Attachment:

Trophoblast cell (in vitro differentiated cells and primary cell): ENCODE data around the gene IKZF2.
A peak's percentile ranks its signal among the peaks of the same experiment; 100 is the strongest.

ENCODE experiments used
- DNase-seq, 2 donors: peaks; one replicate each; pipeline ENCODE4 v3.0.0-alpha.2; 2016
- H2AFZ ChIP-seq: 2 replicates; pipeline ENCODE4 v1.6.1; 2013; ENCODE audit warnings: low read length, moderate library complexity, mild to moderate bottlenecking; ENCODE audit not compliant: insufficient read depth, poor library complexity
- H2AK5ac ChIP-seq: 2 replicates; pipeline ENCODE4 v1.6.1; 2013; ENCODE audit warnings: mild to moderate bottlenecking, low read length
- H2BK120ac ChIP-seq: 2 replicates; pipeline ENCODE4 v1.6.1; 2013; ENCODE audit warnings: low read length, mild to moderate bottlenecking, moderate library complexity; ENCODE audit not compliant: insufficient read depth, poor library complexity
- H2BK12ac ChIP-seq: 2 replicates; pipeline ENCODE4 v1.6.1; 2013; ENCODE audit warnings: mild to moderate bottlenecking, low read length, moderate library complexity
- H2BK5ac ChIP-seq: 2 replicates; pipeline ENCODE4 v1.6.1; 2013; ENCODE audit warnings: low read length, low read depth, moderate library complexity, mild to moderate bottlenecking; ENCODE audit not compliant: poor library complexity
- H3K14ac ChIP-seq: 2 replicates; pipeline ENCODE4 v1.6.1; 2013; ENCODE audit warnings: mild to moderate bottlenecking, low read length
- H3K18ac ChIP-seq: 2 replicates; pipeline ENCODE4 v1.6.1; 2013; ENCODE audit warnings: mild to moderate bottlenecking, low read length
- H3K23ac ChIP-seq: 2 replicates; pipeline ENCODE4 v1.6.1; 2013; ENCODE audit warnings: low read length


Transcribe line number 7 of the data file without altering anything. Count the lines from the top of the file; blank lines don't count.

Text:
- H2BK120ac ChIP-seq: 2 replicates; pipeline ENCODE4 v1.6.1; 2013; ENCODE audit warnings: low read length, mild to moderate bottlenecking, moderate library complexity; ENCODE audit not compliant: insufficient read depth, poor library complexity